When linking the Indo-Egyptian textiles to the Jain manuscript paintings of Gujarat, we also should look at certain textiles that have survived in South-East Asia, in particular in eastern Indonesia. These cloths will be discussed more extensively in Chapter 11 which deals with trade to South-East Asia, but the stylistic peculiarity of some of them is of interest here as well. Specifically I want to refer to cloths that show human figures, a genre that does not survive from the Egyptian context. They are remarkable here for two reasons: although also block-printed, the manner of depicting body movements and facial features is identical to the Jain paintings, and they show patterns of dress in greater detail than the manuscripts. There can be no doubt that the figural style, the representation of the protruding eye and receding chin, relate these cloths to the text illustrations, and that the garments worn by the figures are patterned with designs that are very specifically close to the Indo-Egyptian material. John Guy has illustrated a detail from a cloth now in the Australian National Gallery in Canberra which has several motifs for which we have direct parallels (Guy 1989: fig. 18). In particular there is the cluster of trumpet-shaped leaves, as in [EA1990.801] and [EA1990.803] to [EA1990.805], a parrot as in [EA1990.1097] and [EA1990.1147], and a delightful representation of two crested hamsa (Ill. 25). An architectural detail showing half-rosettes and a zigzag is very similar to the narrow bands in our textiles.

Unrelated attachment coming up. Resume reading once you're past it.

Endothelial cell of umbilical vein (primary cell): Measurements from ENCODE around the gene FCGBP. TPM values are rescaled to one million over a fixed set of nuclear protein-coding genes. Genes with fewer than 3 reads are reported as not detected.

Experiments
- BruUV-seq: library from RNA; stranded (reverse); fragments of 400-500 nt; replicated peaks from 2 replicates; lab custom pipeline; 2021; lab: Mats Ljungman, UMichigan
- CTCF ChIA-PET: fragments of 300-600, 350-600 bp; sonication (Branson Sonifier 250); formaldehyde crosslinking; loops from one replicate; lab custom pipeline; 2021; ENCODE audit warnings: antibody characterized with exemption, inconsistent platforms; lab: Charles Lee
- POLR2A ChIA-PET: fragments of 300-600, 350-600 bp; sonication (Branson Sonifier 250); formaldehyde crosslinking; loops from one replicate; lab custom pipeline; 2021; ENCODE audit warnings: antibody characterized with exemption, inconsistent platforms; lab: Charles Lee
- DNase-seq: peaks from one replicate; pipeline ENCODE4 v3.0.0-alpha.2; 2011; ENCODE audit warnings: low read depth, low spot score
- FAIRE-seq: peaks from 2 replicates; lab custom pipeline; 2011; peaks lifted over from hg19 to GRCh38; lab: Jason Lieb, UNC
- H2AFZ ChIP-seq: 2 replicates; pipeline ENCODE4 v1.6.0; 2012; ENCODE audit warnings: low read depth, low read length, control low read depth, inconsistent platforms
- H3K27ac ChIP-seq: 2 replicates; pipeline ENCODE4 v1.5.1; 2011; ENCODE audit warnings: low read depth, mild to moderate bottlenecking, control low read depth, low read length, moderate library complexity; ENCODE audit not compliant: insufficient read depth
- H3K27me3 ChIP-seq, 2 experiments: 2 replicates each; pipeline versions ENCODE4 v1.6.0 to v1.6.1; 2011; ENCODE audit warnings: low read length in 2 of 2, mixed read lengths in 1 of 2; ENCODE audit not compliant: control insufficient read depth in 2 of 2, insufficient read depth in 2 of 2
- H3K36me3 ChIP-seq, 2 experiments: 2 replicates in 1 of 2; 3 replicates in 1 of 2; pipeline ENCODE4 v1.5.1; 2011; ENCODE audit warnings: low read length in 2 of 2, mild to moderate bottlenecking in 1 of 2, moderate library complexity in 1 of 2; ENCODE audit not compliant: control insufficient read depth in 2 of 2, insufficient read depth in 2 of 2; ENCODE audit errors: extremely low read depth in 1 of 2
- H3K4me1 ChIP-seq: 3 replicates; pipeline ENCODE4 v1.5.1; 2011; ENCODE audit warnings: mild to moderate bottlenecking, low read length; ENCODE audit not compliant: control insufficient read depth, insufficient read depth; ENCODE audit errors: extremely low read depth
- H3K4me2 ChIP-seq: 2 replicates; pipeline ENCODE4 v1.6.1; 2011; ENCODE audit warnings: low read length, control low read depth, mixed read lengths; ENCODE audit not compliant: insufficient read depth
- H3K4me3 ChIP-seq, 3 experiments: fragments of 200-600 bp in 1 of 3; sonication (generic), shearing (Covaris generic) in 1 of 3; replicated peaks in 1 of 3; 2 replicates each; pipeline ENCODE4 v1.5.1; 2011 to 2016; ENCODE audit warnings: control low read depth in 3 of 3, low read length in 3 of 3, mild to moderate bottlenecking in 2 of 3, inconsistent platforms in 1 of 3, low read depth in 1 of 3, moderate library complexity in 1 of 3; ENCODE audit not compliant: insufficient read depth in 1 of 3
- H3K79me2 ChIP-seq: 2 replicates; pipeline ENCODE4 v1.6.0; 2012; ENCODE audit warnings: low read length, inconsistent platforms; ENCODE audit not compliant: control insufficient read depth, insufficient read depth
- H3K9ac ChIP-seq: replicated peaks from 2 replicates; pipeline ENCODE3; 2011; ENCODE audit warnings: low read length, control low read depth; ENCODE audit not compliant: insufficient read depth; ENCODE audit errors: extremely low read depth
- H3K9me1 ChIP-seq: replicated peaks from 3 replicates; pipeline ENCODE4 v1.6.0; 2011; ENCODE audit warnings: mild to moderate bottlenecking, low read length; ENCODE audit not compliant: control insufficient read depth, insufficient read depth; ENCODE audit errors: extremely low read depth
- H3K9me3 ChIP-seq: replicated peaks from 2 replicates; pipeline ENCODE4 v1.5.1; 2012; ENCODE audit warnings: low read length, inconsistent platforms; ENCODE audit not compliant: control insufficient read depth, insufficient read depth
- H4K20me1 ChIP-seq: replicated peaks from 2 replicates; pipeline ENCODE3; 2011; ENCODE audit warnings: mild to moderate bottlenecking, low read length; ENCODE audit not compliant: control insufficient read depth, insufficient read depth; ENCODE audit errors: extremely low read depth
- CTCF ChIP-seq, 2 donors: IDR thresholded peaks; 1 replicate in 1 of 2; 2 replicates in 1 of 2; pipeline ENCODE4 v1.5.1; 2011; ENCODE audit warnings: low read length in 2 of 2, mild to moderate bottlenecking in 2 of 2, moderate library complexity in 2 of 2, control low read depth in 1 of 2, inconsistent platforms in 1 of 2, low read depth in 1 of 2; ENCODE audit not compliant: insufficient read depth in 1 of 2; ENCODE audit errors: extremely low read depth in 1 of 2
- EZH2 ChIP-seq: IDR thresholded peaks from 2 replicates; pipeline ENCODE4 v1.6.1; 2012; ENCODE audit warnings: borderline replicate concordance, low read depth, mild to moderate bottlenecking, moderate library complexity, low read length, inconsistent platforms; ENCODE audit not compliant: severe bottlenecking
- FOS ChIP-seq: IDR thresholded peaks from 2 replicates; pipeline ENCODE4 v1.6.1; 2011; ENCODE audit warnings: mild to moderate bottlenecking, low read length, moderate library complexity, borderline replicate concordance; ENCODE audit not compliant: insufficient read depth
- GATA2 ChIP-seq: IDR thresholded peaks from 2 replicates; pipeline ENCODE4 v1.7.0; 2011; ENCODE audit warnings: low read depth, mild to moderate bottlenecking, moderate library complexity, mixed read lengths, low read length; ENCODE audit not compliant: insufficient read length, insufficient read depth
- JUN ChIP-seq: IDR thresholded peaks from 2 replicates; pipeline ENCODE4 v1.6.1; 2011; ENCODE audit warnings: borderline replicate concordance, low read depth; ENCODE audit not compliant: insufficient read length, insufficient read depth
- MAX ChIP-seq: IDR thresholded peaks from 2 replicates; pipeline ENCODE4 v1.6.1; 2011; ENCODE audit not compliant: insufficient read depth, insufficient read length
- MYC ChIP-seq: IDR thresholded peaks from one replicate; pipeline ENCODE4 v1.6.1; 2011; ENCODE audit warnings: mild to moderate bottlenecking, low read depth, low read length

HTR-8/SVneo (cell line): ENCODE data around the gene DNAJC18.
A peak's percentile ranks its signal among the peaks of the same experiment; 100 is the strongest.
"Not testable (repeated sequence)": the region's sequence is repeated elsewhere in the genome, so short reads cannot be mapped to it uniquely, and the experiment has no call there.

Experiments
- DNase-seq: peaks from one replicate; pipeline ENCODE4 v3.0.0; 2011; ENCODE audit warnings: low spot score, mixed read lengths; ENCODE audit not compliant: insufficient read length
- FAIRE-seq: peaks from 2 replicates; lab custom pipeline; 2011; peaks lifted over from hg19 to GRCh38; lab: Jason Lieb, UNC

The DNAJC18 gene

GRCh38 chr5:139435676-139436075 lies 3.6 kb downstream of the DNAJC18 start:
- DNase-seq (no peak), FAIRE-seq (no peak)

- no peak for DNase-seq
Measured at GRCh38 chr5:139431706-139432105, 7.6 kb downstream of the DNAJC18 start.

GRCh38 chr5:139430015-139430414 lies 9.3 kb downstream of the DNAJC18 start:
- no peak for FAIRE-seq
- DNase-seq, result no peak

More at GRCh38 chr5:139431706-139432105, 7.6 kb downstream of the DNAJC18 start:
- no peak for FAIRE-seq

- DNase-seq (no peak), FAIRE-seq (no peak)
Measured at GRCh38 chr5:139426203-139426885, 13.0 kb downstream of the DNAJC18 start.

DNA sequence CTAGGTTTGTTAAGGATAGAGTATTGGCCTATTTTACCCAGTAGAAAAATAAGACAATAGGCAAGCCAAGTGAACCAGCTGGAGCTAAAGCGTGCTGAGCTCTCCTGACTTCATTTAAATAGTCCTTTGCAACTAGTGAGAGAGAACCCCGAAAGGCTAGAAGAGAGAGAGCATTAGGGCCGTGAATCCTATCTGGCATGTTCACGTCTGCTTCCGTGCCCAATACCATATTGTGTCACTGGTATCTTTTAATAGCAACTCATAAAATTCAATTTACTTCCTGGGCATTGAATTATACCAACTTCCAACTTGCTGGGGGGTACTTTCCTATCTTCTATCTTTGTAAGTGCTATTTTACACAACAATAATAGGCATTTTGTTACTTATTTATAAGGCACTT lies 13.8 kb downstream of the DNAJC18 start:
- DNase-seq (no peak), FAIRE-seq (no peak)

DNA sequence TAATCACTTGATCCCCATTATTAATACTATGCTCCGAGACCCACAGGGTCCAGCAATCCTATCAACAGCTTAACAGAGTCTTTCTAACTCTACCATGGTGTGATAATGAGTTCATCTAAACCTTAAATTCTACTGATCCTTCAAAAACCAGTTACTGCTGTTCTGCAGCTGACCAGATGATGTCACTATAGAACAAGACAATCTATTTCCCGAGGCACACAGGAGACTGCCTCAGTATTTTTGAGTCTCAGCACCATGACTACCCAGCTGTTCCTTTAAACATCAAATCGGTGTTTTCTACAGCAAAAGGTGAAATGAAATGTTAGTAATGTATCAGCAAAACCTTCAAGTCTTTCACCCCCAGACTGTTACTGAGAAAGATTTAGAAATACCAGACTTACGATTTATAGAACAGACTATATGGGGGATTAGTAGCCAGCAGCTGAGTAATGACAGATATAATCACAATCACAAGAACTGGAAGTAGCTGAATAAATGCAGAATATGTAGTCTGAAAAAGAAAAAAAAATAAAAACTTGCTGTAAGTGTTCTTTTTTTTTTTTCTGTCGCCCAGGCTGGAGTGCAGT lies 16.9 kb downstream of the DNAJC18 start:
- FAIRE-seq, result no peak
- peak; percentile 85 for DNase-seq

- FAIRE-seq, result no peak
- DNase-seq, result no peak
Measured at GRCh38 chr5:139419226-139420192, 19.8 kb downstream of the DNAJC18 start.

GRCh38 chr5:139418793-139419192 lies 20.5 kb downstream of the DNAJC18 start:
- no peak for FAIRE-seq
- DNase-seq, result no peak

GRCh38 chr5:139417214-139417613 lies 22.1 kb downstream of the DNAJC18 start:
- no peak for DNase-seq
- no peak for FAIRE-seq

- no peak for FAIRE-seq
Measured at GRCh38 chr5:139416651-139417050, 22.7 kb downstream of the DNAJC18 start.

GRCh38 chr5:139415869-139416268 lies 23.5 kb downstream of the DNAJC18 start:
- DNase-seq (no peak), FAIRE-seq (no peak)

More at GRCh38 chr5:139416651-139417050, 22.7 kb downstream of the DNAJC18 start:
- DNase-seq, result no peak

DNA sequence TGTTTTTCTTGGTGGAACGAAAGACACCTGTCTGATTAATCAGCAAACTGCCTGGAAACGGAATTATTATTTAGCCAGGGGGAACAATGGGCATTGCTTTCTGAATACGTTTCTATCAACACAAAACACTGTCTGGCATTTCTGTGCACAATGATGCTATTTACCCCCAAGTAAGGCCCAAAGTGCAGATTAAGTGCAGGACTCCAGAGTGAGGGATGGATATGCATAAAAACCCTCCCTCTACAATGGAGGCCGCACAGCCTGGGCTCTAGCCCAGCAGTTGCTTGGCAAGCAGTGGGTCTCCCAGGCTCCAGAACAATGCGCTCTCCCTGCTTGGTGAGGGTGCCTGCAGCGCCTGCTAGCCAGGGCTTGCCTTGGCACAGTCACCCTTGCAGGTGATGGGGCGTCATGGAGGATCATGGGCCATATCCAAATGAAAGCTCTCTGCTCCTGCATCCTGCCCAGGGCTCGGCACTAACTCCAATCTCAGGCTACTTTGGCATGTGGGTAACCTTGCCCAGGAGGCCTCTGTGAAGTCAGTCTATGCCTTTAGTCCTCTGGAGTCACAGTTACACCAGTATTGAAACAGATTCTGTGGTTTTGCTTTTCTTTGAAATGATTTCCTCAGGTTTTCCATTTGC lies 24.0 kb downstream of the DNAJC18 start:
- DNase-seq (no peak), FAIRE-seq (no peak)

Architectural ornaments